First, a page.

Today, the ACLU of Virginia sent a letter to Richmond City Mayor Levar Stoney and all members of Richmond City Council in support of the Richmond Transparency and Accountability Project's call for more police transparency and accountability. "Our Constitution promises all people, regardless of race, equal protection under the law," stated the letter. "Yet, the Richmond Police Department and police departments all across Virginia have historically engaged in patterns of racial profiling. In Richmond, even though black residents make up 49% of the population, 65% of the people documented in 2017 and 2018 police reports were listed as black. Additionally, a black person is more than twice as likely to be stopped and documented by the Richmond Police than a white person.
"Racial profiling is a discriminatory and unconstitutional practice. Good police practices, thorough training, carefully crafted policies and appropriate allocation of resources in law enforcement can ensure public safety and prevent abuses in encounters with police officers."
For those reasons, we asked that the City:
- Prioritize community input in order to capture and share more robust and higher quality data.
- Ban predictive policing.
- Establish civilian oversight.
The ACLU of Virginia believes we can build a police system that encourages and respects each individual, welcomes community involvement and serves every neighborhood.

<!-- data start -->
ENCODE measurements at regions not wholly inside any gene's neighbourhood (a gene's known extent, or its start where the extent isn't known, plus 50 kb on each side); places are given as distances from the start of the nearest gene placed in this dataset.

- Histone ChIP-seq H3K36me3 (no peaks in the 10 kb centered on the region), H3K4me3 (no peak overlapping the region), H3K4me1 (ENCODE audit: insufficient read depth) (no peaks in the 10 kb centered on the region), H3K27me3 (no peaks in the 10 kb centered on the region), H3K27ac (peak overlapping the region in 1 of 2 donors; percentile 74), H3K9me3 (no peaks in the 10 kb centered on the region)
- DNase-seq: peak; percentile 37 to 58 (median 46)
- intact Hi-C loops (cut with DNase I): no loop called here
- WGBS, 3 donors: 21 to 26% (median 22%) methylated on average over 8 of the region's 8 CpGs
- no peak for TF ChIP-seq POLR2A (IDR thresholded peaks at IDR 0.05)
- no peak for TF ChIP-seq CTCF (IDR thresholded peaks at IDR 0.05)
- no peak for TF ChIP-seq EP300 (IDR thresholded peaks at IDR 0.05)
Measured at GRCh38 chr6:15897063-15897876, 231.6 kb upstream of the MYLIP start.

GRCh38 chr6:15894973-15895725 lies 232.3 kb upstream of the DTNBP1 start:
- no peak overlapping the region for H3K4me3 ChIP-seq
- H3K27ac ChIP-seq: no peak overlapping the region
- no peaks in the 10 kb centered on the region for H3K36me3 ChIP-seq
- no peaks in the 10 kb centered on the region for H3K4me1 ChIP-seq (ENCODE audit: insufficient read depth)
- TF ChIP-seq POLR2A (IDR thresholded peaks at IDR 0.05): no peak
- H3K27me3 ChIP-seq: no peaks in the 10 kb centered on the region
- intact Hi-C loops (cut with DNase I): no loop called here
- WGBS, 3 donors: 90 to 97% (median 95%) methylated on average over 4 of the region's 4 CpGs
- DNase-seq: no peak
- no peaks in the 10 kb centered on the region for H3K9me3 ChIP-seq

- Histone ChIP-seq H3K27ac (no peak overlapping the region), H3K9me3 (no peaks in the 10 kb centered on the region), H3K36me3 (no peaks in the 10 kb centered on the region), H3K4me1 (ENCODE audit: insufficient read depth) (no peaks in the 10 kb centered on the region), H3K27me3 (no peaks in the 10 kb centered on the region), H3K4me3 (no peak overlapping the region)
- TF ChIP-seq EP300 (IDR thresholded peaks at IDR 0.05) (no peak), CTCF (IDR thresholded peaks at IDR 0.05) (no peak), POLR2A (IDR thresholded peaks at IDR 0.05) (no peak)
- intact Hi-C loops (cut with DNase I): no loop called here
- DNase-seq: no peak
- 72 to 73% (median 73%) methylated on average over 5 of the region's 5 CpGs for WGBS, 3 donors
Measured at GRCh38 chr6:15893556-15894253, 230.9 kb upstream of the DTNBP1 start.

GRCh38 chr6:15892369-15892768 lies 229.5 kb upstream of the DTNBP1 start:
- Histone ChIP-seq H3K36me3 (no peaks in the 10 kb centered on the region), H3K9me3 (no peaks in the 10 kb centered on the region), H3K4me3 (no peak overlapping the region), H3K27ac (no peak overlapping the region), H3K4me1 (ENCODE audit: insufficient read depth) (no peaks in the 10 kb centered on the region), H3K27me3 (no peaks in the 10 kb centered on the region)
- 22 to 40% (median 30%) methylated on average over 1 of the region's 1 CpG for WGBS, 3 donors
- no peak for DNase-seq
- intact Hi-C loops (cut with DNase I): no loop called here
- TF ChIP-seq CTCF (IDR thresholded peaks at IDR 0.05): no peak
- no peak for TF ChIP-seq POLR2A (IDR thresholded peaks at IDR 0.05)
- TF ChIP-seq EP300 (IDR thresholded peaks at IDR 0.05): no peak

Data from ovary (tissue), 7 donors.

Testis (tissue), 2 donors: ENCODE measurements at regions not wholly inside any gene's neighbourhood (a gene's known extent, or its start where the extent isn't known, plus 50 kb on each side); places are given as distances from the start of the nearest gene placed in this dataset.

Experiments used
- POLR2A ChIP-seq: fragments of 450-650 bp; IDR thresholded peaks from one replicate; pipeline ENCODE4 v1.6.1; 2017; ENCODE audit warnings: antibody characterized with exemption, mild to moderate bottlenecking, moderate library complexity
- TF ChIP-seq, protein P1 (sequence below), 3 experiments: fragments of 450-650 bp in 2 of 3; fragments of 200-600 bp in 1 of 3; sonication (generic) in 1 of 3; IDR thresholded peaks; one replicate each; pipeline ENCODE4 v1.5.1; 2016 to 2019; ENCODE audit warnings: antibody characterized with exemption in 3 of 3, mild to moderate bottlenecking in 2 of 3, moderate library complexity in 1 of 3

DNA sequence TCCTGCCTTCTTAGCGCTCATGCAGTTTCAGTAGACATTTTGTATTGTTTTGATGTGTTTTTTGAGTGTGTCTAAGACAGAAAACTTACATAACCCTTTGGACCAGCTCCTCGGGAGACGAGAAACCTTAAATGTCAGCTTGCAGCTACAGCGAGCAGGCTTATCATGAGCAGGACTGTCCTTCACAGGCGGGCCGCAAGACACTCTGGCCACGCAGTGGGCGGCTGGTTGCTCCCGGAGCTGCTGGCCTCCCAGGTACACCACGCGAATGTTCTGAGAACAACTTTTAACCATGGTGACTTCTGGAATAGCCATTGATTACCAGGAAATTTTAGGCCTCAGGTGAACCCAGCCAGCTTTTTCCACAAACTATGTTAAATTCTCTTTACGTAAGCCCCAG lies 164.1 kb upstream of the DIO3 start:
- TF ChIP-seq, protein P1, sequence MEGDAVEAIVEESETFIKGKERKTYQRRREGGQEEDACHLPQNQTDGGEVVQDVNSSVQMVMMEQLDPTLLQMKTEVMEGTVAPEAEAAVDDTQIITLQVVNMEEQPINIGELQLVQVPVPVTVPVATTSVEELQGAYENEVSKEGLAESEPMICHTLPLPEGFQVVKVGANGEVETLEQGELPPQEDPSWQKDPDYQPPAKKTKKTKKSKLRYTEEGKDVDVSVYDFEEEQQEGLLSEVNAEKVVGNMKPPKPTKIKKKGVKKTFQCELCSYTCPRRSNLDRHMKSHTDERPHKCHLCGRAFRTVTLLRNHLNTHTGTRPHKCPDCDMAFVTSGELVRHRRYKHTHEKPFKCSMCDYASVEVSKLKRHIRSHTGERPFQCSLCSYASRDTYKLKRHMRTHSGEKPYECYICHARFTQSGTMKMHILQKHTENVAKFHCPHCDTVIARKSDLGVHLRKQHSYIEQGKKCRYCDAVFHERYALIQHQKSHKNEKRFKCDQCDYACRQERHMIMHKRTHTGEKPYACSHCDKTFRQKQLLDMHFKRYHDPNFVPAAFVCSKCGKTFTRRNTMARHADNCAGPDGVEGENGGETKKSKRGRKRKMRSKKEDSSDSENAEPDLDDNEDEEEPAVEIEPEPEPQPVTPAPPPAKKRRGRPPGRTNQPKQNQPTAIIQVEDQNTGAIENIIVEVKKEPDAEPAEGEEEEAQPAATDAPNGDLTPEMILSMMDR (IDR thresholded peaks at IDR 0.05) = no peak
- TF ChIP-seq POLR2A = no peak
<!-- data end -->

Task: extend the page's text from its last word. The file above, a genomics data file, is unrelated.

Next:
In addition, we ask and recommend that the Richmond Police Department and the City Council actively support legislation allowing a police officer to be decertified for serious misconduct (not just criminal convictions), enact policies ending policing of low-level offenses, and enact policies requiring that the public receive notice and an opportunity for input before RPD is authorized by the City Council to purchase or deploy surveillance technology of any kind, including, but not limited to, body cameras, license plate readers, red light cameras, drones, or cell site simulators.
We also urge Richmond City Council to hold a public hearing on Richmond Police Department’s new records management system, including its potential for biased “predictive policing,” that it chose to fund in the budget. We hope to work with the Richmond City Council to make this a reality for their residents.
You can read the full letter here.